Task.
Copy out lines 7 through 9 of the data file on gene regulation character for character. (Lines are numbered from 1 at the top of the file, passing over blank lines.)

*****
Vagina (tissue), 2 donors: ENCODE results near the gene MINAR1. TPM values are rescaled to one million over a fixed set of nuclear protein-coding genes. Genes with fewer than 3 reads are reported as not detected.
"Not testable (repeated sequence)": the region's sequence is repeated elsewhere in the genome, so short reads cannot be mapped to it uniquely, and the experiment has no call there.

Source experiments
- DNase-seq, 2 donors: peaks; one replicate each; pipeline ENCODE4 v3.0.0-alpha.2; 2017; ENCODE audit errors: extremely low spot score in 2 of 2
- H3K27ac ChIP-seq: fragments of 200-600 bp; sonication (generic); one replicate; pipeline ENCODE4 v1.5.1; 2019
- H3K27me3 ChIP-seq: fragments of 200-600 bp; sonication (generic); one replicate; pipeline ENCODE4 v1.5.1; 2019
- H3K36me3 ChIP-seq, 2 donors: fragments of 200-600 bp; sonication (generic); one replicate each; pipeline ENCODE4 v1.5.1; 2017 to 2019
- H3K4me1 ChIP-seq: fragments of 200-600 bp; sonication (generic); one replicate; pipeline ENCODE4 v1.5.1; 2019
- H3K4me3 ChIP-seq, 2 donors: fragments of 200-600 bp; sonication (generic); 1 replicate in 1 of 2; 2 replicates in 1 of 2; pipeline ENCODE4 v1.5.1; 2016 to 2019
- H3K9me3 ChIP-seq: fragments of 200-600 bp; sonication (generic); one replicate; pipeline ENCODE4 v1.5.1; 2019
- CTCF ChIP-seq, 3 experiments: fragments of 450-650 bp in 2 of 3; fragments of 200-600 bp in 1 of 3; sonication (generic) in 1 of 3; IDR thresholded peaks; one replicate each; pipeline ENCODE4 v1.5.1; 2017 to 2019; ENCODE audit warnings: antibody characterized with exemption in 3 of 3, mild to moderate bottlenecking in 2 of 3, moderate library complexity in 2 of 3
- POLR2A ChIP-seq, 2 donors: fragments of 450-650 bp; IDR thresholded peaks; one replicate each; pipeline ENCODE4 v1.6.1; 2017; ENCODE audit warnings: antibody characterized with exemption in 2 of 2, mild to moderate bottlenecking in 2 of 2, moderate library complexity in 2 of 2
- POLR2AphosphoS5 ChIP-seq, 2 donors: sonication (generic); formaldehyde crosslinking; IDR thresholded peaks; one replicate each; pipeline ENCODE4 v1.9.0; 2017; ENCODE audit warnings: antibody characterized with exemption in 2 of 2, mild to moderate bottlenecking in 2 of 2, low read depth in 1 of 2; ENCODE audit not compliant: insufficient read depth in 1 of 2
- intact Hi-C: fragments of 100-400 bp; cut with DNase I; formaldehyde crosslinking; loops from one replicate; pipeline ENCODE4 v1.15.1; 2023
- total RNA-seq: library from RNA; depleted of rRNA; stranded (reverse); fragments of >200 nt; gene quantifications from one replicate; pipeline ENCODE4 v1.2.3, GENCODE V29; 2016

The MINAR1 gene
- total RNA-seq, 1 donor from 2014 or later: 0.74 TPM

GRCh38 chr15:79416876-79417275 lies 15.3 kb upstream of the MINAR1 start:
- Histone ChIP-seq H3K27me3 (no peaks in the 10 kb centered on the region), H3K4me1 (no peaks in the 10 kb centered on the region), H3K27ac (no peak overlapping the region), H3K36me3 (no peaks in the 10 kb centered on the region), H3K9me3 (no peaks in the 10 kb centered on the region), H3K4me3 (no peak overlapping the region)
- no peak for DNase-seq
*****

- H3K36me3 ChIP-seq, 2 donors: fragments of 200-600 bp; sonication (generic); one replicate each; pipeline ENCODE4 v1.5.1; 2017 to 2019
- H3K4me1 ChIP-seq: fragments of 200-600 bp; sonication (generic); one replicate; pipeline ENCODE4 v1.5.1; 2019
- H3K4me3 ChIP-seq, 2 donors: fragments of 200-600 bp; sonication (generic); 1 replicate in 1 of 2; 2 replicates in 1 of 2; pipeline ENCODE4 v1.5.1; 2016 to 2019